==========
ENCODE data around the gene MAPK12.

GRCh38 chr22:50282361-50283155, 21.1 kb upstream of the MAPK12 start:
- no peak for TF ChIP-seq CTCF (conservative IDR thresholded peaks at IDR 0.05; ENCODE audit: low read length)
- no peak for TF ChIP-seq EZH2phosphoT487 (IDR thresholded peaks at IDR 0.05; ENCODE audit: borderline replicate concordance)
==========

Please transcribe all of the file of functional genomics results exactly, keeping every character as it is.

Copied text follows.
ENCODE data around the gene MAPK12.

GRCh38 chr22:50282361-50283155, 21.1 kb upstream of the MAPK12 start:
- no peak for TF ChIP-seq CTCF (conservative IDR thresholded peaks at IDR 0.05; ENCODE audit: low read length)
- no peak for TF ChIP-seq EZH2phosphoT487 (IDR thresholded peaks at IDR 0.05; ENCODE audit: borderline replicate concordance)